88 Gemini



English name:
see Stellar data. Coordonnées Céleste

III. sign of zodiac



One of the constellations of the zodiac. The sun passes through it from late june to late july. Therefore its best viewed in winter.

Stars and other objects

The two brightest stars alpha Gem, Castor, and beta Gem, Pollux, are worth for observations: Castor has a bightness of 1.6 mag. Viewed with good amateur telescopes this star can be split into three components: Castor A and Castor B revolve each other with a period of 420 years (less good telescopes may only split Catsor into two blue-white stars of 2nd and 3rd mag). The third component, Castor C (also known as YY Gem) circulates this pair with a period of several thousand years. Each of the three components is a spectroscopic binary.
Pollux is a red giant of 1.1 mag.
The semiregular variable star eta Gem is a red giant. Its brightness varies from 3rd to 4th magnitude with a period of 230 days. In larger telescopes (apertur at least 150mm) eta Gem reveals a companion of 8.8 mag
Zeta Gem is a 4th mag Cepheid variable that varies 0.4 mag in brightness every 10.2 days.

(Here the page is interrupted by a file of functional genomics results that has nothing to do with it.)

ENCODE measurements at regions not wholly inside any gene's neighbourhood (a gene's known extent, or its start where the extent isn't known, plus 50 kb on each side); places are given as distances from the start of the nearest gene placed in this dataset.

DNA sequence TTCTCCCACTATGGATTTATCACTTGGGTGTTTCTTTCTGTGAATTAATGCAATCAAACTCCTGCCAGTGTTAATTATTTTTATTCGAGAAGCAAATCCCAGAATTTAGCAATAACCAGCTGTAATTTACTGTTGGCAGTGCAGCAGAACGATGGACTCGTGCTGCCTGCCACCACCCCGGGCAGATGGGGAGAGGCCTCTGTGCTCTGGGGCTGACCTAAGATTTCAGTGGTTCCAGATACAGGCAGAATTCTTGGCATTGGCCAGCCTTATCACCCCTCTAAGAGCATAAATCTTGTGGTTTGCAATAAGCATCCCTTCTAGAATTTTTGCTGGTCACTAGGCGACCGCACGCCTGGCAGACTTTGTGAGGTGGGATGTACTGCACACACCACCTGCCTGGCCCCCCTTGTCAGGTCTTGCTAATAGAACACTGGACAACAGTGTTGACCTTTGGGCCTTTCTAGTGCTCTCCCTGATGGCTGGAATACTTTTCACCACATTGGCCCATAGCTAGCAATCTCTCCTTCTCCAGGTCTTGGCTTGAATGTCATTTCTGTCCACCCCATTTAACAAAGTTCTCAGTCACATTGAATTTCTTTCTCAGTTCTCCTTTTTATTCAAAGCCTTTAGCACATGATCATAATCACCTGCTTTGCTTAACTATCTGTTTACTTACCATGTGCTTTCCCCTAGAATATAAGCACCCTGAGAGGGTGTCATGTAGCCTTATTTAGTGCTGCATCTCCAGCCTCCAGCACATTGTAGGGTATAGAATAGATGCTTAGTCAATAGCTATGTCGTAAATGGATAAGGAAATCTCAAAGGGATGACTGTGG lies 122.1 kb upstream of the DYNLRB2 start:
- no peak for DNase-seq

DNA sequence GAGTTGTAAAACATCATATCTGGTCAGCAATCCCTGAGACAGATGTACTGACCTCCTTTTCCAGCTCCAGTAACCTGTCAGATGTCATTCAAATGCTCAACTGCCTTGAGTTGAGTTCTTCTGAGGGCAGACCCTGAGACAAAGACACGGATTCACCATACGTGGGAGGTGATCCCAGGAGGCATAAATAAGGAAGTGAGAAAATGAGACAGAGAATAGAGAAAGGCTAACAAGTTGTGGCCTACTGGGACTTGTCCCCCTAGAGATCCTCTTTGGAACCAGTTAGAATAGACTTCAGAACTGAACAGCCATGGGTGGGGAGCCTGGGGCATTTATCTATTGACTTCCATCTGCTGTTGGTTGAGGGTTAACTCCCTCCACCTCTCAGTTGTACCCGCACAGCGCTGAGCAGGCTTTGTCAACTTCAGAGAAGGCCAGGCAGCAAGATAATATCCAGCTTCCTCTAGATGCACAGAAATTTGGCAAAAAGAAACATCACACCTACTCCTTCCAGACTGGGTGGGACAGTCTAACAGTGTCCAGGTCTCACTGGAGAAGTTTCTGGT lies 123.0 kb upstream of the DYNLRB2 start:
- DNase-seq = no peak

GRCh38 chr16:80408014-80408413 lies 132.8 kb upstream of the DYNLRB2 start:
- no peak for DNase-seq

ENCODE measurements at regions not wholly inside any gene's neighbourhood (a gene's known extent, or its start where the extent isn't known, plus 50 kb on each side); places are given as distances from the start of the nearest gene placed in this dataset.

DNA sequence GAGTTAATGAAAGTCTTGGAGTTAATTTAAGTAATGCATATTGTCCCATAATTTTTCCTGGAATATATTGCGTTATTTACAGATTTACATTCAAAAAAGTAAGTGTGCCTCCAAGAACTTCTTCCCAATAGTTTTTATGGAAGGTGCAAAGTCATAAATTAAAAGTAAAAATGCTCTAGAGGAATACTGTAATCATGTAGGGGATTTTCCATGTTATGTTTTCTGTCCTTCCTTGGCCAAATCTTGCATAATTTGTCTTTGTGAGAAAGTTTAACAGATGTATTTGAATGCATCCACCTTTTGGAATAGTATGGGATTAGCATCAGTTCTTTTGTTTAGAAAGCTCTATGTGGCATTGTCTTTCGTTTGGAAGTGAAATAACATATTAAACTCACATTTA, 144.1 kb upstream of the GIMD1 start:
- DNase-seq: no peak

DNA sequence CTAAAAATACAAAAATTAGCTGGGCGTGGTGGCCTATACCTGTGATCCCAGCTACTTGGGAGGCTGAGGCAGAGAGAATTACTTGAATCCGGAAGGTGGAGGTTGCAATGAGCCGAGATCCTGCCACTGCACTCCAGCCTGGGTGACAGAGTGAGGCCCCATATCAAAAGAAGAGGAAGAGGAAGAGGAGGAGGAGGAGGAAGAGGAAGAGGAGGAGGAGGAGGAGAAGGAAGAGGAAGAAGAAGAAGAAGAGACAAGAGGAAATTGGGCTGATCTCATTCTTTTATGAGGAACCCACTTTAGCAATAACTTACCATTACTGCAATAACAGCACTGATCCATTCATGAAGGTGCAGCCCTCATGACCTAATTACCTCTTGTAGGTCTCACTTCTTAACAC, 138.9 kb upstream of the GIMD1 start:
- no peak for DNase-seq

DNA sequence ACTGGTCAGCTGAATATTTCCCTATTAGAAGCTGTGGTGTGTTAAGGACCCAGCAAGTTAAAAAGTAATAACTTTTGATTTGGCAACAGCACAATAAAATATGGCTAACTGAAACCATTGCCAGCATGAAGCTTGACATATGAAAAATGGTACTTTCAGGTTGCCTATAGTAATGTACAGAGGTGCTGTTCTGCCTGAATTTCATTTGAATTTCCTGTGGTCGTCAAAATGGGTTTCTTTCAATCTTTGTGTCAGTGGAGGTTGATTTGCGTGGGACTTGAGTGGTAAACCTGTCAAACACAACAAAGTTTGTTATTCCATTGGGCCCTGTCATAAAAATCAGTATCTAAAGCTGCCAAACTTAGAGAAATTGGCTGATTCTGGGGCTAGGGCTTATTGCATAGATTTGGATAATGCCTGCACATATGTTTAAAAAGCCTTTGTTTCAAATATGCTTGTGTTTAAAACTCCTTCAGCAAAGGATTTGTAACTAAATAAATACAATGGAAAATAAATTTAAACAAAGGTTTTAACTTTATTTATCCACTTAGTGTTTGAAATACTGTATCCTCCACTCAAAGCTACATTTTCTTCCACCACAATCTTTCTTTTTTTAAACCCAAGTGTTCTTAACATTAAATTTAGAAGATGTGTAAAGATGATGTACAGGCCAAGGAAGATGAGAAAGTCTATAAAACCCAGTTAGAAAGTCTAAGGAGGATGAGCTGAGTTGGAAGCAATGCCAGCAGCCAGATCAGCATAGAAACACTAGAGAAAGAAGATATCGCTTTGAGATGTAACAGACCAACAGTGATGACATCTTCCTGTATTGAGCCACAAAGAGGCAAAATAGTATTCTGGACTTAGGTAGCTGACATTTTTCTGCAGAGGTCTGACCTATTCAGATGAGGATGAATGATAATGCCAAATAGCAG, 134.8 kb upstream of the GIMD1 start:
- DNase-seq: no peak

The two double stars epsilon Gem and 38 Gem are best viewed in small scopes. The first consists of a 3rd mag yellow supergiant with a wide 9th mag companion. The second splits into a pair of withe and yellow 5th and 8th mag stars.
With the help of small telescopes the planetary nebula NGC 2392 reveals an 8th mag blue-green disk about the size of Jupiter. When viewed with larger telescopes it shows a funny shape why it is named Eskimo or Clown Face Nebula.
The open cluster M35 (NGC 2168) is an outstanding cluster with about 200 stars. In binoculars or small telescopes it is visible as a hazy patch. More detailed information about M35 can be found in the Messier database.
One of the most prominent meteor showers radiates from this constellation (from the region around Castor), the geminids. They peak on december 13th and 14th.
The meteor shower rho geminids are visible from end of december to the end of january. They have their peak on 8th of january (there is a second maximum on the 21st of january).

Mythological Background:

The names of the two brightest stars of this constellation, Castor and Pollux, can be found in the greek mythology:
One day Zeus seduced Leda, the wife of the King of Sparta, Tyndareos. To get Leda Zeus changed himself to a swan. Leda became pregant and gave birth to the twins Pollux and Castor and to a girl named Helena. This was the same Helena who was robbed by Paris and brought to Troja; this was the reason for the start of the trojanian war.